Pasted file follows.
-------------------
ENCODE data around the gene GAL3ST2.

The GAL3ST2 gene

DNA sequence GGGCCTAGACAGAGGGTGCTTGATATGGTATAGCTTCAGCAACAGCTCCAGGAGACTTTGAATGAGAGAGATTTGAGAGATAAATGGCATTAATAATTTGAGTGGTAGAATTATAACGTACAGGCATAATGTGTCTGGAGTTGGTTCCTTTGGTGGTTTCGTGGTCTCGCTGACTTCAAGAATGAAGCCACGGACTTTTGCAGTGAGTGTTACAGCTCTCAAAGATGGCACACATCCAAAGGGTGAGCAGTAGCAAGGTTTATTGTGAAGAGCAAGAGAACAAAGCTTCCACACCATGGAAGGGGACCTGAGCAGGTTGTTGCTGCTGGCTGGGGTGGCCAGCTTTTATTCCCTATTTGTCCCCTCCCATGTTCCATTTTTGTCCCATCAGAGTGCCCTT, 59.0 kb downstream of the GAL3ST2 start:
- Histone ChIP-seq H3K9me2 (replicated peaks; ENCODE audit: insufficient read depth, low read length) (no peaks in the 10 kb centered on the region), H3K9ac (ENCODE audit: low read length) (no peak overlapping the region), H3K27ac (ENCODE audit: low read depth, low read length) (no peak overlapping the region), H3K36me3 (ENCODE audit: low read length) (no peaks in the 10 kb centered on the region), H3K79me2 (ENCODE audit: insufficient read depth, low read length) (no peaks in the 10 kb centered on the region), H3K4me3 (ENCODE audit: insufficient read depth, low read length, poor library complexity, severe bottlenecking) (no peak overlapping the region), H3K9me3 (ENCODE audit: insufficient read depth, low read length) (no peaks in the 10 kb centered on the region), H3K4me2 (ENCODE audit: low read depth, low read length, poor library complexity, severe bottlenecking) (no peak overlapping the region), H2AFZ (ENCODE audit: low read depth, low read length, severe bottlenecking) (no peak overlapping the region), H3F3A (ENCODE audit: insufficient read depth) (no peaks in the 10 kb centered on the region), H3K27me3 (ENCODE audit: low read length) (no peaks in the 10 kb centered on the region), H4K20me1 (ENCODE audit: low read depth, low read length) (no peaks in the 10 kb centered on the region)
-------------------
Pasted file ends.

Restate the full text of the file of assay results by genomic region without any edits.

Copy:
ENCODE data around the gene GAL3ST2.

The GAL3ST2 gene

DNA sequence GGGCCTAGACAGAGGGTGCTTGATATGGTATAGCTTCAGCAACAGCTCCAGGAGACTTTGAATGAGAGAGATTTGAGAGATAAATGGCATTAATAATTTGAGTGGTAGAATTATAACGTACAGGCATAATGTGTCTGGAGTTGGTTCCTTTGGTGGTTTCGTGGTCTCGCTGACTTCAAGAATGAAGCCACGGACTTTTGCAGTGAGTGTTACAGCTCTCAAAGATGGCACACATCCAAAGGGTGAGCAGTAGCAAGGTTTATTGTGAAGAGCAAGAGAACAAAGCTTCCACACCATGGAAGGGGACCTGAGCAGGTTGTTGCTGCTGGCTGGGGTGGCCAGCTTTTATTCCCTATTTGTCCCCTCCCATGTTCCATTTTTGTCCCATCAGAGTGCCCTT, 59.0 kb downstream of the GAL3ST2 start:
- Histone ChIP-seq H3K9me2 (replicated peaks; ENCODE audit: insufficient read depth, low read length) (no peaks in the 10 kb centered on the region), H3K9ac (ENCODE audit: low read length) (no peak overlapping the region), H3K27ac (ENCODE audit: low read depth, low read length) (no peak overlapping the region), H3K36me3 (ENCODE audit: low read length) (no peaks in the 10 kb centered on the region), H3K79me2 (ENCODE audit: insufficient read depth, low read length) (no peaks in the 10 kb centered on the region), H3K4me3 (ENCODE audit: insufficient read depth, low read length, poor library complexity, severe bottlenecking) (no peak overlapping the region), H3K9me3 (ENCODE audit: insufficient read depth, low read length) (no peaks in the 10 kb centered on the region), H3K4me2 (ENCODE audit: low read depth, low read length, poor library complexity, severe bottlenecking) (no peak overlapping the region), H2AFZ (ENCODE audit: low read depth, low read length, severe bottlenecking) (no peak overlapping the region), H3F3A (ENCODE audit: insufficient read depth) (no peaks in the 10 kb centered on the region), H3K27me3 (ENCODE audit: low read length) (no peaks in the 10 kb centered on the region), H4K20me1 (ENCODE audit: low read depth, low read length) (no peaks in the 10 kb centered on the region)